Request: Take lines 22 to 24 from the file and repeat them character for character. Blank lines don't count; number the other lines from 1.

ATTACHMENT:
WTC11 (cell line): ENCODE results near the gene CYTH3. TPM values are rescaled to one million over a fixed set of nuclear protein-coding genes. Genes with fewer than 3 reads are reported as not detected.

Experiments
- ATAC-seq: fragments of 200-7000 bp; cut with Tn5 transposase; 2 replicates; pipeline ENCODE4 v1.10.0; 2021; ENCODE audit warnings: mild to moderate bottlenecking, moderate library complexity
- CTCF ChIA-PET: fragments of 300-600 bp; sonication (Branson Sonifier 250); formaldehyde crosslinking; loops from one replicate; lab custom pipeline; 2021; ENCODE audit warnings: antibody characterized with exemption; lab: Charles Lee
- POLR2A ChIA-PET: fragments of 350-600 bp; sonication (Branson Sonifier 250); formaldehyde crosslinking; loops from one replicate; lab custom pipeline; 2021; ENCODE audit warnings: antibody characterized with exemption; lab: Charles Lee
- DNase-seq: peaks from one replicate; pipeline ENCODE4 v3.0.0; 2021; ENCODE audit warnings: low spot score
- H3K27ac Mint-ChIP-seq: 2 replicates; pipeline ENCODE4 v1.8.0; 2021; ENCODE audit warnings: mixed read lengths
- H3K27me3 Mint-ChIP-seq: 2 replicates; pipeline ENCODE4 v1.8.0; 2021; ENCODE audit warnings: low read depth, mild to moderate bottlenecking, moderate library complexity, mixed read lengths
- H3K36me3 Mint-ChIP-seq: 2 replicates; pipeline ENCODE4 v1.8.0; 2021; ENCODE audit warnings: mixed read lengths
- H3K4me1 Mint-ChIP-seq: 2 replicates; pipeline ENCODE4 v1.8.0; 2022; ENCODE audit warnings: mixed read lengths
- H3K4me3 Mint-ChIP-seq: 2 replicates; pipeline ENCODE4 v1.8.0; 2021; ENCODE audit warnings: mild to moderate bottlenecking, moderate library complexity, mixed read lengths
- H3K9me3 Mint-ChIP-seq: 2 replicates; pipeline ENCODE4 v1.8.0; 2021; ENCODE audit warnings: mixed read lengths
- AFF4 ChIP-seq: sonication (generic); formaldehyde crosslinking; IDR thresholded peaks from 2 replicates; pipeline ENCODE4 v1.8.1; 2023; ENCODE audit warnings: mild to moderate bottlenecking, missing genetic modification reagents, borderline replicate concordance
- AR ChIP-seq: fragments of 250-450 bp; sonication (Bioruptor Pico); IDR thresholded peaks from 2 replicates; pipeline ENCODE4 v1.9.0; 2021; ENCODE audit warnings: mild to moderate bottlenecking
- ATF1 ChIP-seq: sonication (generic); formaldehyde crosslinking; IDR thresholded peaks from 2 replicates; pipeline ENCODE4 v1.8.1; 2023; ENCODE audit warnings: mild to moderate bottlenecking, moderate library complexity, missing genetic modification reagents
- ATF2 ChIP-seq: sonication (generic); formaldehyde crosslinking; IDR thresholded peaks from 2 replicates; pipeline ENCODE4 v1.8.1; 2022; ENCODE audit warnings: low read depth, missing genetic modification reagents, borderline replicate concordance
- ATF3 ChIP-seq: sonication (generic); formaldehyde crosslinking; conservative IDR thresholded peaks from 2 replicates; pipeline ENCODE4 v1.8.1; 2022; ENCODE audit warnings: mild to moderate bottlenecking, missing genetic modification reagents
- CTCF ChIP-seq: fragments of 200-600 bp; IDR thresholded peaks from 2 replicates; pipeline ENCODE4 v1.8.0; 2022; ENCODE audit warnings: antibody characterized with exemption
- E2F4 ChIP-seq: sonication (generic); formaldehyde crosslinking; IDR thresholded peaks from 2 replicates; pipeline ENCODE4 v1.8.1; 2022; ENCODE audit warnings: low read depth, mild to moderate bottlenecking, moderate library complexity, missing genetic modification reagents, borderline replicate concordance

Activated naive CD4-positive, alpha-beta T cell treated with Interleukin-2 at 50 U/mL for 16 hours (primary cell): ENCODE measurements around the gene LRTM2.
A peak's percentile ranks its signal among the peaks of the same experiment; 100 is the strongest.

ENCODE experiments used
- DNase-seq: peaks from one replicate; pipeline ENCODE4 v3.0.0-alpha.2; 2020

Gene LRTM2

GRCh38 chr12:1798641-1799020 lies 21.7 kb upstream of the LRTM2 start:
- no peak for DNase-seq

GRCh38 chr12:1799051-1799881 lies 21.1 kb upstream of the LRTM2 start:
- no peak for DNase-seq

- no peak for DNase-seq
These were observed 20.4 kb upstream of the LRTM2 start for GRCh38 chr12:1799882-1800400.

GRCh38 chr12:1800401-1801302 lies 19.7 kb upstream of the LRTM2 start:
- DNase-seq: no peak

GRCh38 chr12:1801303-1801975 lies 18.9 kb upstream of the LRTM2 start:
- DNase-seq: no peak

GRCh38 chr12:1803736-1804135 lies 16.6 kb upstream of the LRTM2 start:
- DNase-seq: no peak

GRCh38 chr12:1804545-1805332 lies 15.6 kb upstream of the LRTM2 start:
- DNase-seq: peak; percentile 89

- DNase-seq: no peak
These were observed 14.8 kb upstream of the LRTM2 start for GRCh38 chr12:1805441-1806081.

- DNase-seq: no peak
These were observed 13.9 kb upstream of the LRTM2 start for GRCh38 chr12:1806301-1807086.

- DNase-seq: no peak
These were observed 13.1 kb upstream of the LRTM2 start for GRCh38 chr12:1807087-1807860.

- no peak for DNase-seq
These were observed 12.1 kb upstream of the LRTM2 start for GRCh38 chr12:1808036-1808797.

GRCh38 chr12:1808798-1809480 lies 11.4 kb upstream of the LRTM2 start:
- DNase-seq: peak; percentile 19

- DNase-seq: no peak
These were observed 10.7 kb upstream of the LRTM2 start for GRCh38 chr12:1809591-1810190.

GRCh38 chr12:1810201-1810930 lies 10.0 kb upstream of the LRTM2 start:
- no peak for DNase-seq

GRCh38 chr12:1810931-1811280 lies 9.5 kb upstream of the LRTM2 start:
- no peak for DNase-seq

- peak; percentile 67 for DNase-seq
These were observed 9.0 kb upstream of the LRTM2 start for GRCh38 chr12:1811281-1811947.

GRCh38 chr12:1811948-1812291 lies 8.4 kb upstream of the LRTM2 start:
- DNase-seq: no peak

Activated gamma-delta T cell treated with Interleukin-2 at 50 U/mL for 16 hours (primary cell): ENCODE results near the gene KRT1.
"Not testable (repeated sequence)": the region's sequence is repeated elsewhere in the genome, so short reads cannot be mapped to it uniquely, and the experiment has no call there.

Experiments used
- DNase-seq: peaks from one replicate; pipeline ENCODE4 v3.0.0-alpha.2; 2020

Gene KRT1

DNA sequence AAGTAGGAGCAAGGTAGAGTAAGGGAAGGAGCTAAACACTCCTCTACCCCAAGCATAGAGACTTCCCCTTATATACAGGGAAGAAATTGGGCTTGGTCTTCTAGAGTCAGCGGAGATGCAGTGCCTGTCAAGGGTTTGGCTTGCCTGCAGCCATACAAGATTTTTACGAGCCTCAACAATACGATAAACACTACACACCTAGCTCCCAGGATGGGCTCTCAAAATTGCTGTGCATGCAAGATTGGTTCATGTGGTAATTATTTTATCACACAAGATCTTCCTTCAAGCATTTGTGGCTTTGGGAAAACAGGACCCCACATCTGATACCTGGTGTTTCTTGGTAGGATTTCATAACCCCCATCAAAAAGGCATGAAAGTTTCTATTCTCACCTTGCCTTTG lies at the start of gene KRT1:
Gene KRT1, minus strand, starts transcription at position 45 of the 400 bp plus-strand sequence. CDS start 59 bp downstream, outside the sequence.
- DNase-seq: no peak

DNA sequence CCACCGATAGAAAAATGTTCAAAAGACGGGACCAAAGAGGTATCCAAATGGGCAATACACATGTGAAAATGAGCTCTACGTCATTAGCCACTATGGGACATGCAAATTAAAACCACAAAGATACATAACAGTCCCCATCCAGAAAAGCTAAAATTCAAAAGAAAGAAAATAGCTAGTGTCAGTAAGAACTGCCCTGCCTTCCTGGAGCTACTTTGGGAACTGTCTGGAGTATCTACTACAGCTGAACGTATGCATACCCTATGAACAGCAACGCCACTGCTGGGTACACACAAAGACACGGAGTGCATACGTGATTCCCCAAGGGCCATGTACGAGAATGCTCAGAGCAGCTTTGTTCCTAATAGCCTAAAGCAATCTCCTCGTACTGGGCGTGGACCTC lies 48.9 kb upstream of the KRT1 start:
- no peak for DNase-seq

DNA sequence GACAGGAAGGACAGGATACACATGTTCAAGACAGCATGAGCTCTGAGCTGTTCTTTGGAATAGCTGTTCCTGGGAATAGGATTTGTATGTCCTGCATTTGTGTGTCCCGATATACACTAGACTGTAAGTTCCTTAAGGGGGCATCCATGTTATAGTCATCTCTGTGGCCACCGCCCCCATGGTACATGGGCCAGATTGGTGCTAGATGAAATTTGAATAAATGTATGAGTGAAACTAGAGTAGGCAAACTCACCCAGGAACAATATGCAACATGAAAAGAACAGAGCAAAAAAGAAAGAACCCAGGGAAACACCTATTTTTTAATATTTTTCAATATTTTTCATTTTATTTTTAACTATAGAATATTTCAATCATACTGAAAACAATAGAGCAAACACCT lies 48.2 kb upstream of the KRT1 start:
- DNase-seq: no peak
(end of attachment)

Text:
ENCODE experiments used
- DNase-seq: peaks from one replicate; pipeline ENCODE4 v3.0.0-alpha.2; 2020

Gene LRTM2